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Relentlessly Driving Vision or Compassionately Shepherding Revelation? (via Michael Milton)

Michael Milton asks whether pastors see themselves as a CEO or a shepherd.
The answer will impact not just on a style of leadership, but on the nature of the body being led.

He contrasts a purpose statement from a chief executive officer with one of his own creation about pastoral ministry:

CEO Leadership
First, Mr. Welch, the CEO, and leadership:
“Good business leaders create a vision, articulate the vision, passionately on the vision, and relentlessly drive it to completion” (Jack Welsh, CEO General Electric, 1981 – 2001).
Now, let me compose a summary statement of the Christian Shepherd according to the scripture that follows:
Christian Pastoral Service
Steadfast and wise pastoral leaders follow Jesus the Lord and most faithfully fulfill His mission in the world as they locate God‘s vision, connect His vision to God’s Burden for the lives of His people, help others to see and embrace God’s vision, and pray without ceasing” (MAM).

Milton’s observation:

One of the sad things about western culture today is that many congregations have bought into the vision statement of Jack Welch, dismissing the scriptural teaching on pastoral servanthood as possibly “helpful” for a pastoral “temperament,” but ineffective for (what seems to be the priority) an organizational mission. This is not only to be regretted, but it is also to be decried.

And his conclusion:

I wish the General Electric Company the very best. And I pray for the mission of Jesus Christ in our world today. The former may, indeed, need to “relentlessly drive” vision to achieve their goal, though I question the wisdom of “driving” concepts onto human beings in any setting. But it is indisputably certain that the latter will only realize the vision of Christ by imitating His life.

Read the whole post here.

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On Silence As The Currency That Can Purchase Pastoral Formation (via Michael Milton)

Michael Milton provides counsel about formation as a minister of the Gospel in the guise of advice to a graduate, just about to begin pastoral ministry.
The observations he makes about preparation, pride, paradox and patience all ring true – and can be lessons that take a long time to learn. They are also applicable to many other areas of life.
From his introduction:

Silence can become a treasured and hard-earned currency in our sacred vocation. Silence is the legal tender that will buy the necessary implements for your greatest pastoral assignments: the salvation of others and the salvation and sanctification of yourself. I don’t mean to say that proclamation is secondary. It is not. Preaching is the use of words to declare the intent of God in the world. Silence is the way we best discover the words. Or, I should say, silence gives us the voice to speak and the capacity to understand what we mean. Silence may seem to be not only tenuous, inutile, but also a foolishly indistinct coinage of little value. Should you have that view now it will change later; that is, if you are to be used of the Lord. In your silence today, and I define silence as both a stillness of mind as well as tongue, a teachable posture of receiving, I want you to listen for the voice of God speaking to you through the sound of an old man. Hearing with the ears of your spirit will take more time to process. Spiritual listening is slower. But “slower” is something that you must acquire. In that process of hearing with your spirit, you will also discern what is the voice of the old man and what is the voice of God. The former can be used to fertilize your ministry or to be recognized as “spent” nutrients, with little proleptic power remaining. The latter is to be obeyed.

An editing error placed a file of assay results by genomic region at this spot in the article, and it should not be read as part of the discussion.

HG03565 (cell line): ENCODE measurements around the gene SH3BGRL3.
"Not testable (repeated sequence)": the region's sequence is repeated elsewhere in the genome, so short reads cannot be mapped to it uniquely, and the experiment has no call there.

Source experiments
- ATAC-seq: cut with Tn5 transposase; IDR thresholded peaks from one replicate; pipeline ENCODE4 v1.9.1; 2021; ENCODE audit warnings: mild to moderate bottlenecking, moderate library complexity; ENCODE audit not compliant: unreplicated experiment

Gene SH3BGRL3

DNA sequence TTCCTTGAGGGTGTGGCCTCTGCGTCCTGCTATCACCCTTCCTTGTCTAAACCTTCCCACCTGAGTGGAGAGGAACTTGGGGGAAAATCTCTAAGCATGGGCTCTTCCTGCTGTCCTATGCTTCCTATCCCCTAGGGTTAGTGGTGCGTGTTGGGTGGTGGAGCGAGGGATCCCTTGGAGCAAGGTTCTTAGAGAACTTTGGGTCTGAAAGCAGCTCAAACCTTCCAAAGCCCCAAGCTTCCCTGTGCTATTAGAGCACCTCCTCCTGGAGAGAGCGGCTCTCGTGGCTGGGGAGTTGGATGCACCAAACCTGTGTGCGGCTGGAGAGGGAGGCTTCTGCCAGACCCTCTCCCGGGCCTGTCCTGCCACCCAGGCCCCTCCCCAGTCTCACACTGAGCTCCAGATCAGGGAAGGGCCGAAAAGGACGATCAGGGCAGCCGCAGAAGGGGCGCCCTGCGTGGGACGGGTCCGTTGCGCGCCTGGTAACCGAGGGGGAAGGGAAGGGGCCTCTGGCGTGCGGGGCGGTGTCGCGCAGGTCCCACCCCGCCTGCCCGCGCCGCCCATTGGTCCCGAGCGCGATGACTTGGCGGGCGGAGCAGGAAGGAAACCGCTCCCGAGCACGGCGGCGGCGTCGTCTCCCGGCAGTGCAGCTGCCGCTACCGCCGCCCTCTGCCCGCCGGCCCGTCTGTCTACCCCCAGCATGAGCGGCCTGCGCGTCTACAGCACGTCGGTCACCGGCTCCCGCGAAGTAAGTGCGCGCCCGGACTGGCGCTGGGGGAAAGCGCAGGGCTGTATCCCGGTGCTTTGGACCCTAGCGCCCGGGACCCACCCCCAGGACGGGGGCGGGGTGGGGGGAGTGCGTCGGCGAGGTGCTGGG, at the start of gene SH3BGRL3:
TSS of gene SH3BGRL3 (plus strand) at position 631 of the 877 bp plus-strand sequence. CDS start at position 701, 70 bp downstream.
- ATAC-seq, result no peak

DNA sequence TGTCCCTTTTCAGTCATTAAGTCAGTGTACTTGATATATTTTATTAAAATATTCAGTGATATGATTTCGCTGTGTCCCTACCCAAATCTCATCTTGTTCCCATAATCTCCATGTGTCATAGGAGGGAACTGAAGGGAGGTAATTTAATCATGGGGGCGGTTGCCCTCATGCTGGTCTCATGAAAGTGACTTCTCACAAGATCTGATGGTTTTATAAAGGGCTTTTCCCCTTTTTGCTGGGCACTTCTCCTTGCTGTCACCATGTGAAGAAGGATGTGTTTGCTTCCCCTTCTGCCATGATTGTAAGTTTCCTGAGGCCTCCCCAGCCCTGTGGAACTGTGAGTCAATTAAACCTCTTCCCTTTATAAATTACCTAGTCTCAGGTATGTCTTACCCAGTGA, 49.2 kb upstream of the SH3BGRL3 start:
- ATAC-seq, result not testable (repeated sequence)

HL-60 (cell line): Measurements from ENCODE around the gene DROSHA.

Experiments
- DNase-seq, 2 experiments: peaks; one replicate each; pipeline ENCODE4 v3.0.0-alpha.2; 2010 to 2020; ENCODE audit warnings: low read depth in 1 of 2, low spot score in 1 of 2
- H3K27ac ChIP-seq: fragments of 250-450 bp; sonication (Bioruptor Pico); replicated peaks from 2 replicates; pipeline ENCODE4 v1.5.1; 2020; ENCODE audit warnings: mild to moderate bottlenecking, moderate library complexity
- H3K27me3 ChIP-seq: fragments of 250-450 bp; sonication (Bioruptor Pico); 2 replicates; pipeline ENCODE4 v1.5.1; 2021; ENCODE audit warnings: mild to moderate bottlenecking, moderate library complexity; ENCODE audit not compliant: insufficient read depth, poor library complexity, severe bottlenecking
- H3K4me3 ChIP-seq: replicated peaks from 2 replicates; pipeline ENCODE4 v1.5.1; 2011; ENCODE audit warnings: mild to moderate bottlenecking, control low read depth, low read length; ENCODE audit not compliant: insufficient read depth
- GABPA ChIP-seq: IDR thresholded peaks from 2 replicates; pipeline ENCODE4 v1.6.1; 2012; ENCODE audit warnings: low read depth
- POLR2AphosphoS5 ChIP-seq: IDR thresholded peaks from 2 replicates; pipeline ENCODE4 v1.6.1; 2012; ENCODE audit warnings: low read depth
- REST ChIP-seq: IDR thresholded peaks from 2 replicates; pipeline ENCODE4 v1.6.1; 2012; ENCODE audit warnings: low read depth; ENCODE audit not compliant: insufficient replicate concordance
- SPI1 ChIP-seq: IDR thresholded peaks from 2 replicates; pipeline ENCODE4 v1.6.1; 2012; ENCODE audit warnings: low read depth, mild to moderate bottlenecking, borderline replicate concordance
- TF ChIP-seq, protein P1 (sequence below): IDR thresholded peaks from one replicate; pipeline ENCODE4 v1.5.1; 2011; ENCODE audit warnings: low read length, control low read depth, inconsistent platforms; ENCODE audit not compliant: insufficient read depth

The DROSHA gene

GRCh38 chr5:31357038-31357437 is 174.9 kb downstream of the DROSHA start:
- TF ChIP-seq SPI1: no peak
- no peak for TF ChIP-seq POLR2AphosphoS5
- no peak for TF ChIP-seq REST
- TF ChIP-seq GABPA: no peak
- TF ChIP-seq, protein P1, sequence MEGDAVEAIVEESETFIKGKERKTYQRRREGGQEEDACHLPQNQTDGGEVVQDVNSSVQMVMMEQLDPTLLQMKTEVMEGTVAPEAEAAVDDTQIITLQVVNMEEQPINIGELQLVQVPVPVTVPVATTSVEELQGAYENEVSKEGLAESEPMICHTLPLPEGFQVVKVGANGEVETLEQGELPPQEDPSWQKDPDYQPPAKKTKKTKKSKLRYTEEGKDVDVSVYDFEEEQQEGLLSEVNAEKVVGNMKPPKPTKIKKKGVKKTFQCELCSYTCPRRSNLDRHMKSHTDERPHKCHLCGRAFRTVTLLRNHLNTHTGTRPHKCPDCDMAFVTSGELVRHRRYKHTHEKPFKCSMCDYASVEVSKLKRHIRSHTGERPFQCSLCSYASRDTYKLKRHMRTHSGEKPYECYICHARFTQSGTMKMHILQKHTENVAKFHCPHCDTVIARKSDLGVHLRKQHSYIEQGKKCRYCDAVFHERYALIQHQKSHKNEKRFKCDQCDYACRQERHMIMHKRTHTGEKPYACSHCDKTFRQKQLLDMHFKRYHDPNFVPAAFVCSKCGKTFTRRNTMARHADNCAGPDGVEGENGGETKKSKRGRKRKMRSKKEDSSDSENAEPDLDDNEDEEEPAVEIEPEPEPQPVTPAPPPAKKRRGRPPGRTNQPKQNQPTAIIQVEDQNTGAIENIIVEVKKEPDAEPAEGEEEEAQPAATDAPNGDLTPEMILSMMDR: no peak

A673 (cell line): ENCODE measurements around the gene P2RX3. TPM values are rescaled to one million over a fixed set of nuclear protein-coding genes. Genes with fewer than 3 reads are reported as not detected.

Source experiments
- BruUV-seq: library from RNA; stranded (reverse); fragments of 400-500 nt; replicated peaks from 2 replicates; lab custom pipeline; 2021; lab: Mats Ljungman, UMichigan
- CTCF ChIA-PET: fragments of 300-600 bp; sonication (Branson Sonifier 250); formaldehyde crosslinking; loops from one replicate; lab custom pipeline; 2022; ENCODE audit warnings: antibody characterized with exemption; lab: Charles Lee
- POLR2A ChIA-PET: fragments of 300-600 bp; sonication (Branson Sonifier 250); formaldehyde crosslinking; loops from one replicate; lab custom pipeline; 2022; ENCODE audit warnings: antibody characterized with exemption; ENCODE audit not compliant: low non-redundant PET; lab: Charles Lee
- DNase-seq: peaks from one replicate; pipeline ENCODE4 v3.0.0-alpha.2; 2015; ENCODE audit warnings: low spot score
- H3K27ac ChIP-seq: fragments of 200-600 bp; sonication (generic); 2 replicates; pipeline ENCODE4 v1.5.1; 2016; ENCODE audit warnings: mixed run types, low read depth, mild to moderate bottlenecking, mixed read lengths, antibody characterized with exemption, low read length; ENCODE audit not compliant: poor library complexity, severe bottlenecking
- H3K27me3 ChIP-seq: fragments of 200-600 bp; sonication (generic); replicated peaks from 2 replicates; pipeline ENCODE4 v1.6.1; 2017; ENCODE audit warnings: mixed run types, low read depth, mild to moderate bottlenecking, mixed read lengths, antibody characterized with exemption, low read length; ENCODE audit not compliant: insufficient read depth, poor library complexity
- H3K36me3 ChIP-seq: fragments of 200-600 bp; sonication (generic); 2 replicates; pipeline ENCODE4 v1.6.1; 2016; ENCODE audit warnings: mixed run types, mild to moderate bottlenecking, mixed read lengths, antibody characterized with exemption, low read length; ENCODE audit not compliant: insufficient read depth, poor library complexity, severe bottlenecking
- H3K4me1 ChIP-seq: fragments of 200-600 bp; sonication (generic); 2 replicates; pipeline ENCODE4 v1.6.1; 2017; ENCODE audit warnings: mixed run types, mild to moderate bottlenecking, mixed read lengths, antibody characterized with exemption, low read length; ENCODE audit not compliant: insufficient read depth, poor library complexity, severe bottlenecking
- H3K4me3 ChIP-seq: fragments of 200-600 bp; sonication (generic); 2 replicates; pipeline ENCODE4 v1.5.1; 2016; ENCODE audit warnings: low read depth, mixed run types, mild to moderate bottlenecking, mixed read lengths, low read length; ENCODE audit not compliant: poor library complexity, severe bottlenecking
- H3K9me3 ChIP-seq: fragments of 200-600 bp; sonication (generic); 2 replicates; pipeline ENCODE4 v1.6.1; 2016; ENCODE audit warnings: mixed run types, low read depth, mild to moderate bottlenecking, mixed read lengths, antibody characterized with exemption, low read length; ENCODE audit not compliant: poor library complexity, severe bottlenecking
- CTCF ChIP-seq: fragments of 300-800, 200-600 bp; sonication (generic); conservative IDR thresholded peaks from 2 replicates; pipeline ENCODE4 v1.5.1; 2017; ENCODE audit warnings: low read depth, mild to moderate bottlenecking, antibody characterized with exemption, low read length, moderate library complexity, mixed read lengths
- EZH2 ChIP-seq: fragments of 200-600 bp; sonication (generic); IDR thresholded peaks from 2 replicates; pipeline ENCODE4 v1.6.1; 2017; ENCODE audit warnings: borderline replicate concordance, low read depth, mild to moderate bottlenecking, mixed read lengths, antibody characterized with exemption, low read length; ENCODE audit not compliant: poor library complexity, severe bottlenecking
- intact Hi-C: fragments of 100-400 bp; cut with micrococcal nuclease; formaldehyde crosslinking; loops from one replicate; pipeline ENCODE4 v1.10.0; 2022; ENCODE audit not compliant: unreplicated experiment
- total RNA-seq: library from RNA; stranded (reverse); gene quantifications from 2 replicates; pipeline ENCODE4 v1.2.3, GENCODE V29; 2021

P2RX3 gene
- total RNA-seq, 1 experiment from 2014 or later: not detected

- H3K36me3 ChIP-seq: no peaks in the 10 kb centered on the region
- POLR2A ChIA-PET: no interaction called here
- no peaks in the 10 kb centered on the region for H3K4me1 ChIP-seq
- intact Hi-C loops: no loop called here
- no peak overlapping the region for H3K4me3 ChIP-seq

Read the whole post here.

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If It Stops Stinking, It’s Too Late (via Michael Milton)

Michael Milton relates an episode from his past life experience of receiving a safety warning while working on an oil field and draws a parallel application to spiritual health:

[The warning from his foreman]
“When you smell rotten-eggs at the well site, boys, you are smelling a poisonous, corrosive, flammable gas that is hydrogen sulfide. This hydrogen sulfide will kill you in no time flat … If you get to the point where you do not smell hydrogen sulfide and its noxious rotten-egg aroma, it’s already too late. So, listen and live: You smell it. You get out of there. ‘Cuz if you stop smelling it, we will have to go in and haul your ugly carcass out of there feet-first. And that will just mess up my day. Don’t be that guy!”

[Milton’s spiritual application]
…sin is like the rotten-egg smell of hydrogen sulfide. Whenever you smell it, you have to get out—and I mean NOW. If you linger after you have detected the odor of the poisonous gas of sin, you will quickly get to the point where you don’t smell it. That is a point of no return. Let us say it like this,
If sin becomes tolerable, judgment becomes inevitable.
And by the time you stop sensing that rotten-egg smell, it will be too late. You will be trapped by sin. You’ll be snared by the devil. Somebody just may have to go into the scene of the incident and pull you out feet-first.

Read the whole post here.

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Only The Word by Michael A Milton

Michael Milton reminds us that only the Word will do.
Don’t accept anything less when you gather for corporate worship.